For, after all, money is but the agent of the transfer of values. Its whole utility has consisted in conveying to your hands the value of the commodities, which your customer has sold, for the purpose of buying again from you and the very next purchase you make, it will again convey to a third person the value of the product you may have sold to others (Say).
Though the subjective theory of value could explain the individual values placed on particular goods by actors, without the reconciliation of the theory with the exchange of currency as a medium, it would be necessary to rely on the extraneous exchange of goods as having taken place in a barter economy. At most it could have been said that widget¹ , having been traded for widget², were of equivalent value. Given this problem, factors of production which are not frequently bartered for with other factors of production, but whose cost influences the final price to consumers cannot be said to have definite value and the costs of production would have to be accounted for in an epistemological vacuum.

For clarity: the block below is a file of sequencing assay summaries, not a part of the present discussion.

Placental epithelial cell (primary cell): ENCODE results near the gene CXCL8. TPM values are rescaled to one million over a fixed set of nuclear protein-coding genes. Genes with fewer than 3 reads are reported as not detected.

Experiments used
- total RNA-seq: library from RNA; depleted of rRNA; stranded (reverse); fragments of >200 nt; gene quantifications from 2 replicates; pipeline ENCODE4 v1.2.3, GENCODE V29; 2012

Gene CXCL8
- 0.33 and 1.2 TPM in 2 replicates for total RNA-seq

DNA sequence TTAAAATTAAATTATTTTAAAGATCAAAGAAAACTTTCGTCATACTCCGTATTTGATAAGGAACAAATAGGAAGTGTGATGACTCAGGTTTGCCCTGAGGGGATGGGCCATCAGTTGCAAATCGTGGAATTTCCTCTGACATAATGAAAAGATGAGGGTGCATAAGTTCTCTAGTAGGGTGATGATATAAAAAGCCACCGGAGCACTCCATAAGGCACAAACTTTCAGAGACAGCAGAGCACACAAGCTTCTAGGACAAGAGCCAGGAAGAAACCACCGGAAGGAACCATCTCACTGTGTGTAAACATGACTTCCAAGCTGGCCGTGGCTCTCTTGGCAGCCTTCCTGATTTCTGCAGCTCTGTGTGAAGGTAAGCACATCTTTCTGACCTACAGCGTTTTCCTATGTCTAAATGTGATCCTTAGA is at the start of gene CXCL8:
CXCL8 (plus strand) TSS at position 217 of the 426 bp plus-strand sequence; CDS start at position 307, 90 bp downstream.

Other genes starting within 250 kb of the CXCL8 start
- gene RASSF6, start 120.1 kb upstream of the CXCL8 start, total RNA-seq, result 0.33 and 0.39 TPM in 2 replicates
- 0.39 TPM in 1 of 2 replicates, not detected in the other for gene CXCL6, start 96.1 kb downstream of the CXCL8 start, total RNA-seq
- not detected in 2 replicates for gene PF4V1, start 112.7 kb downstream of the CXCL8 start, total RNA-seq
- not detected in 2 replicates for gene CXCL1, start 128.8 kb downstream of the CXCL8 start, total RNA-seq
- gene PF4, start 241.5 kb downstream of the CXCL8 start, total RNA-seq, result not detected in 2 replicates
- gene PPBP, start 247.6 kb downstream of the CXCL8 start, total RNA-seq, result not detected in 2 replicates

The paradox does not solely lay on Menger’s account of marginal utility. Other non-currency wares could be expressed in terms of marginal utility as evidenced by their respective supply and demand schedules. Yet, the demand schedule of a given economy’s currency would need to be compiled using all other goods being traded. However, the value of goods is reflected in their price as a function of money. If currency as a medium of exchange derives its value from the basket of goods being traded in a given market and money is an evaluation of these goods, there is no evident origin to the value of money. Ergo, a paradox results that seems to indicate a fallacious circular argument. A logically equivalent statement of Menger’s subjective theory of value applied to currency would be that: the reason money can purchase things is because money can purchase things. If cryptocurrencies are indeed a currency, it would appropriate to use the same framework to analyze both mediums.